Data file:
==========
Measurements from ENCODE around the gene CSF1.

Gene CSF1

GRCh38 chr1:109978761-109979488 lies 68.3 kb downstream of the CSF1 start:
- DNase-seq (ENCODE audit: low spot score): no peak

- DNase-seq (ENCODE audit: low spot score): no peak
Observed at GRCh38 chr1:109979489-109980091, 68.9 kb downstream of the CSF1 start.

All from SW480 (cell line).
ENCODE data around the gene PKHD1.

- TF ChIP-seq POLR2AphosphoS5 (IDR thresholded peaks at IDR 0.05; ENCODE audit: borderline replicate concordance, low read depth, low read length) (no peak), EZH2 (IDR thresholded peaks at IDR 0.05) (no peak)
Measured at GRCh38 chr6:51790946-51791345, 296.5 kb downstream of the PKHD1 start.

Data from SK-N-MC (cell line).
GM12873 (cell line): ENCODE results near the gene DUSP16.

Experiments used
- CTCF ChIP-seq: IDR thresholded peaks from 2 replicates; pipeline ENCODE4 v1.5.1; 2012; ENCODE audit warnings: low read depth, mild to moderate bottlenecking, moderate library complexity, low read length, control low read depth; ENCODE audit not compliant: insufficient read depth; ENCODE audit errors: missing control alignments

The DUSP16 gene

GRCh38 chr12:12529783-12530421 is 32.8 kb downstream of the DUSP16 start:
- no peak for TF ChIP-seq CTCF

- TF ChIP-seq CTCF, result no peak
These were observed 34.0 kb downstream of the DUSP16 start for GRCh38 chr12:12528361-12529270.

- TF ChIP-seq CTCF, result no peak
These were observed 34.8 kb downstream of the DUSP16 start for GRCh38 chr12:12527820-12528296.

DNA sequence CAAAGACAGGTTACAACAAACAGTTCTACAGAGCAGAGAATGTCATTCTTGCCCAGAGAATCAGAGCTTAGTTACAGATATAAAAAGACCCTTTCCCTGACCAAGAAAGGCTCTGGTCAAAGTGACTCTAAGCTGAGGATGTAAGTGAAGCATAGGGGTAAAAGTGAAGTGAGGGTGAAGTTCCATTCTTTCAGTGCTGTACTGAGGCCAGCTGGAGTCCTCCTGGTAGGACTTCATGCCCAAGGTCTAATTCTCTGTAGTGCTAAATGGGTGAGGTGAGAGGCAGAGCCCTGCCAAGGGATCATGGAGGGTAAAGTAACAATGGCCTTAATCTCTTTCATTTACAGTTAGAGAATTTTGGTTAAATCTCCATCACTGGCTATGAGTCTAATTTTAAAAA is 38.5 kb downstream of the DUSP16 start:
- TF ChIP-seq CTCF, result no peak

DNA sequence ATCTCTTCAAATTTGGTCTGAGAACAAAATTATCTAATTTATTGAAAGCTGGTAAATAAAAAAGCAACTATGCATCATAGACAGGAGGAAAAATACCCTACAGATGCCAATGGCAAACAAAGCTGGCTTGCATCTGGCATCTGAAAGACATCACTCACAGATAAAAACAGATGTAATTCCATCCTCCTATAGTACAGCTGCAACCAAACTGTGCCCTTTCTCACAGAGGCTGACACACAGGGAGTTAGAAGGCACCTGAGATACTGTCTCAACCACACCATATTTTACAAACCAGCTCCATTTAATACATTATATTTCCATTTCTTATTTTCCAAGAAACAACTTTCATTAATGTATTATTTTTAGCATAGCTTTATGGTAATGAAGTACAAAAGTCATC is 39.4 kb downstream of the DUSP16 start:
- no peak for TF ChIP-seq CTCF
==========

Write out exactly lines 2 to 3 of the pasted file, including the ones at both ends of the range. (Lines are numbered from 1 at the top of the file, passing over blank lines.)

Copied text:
Gene CSF1

GRCh38 chr1:109978761-109979488 lies 68.3 kb downstream of the CSF1 start: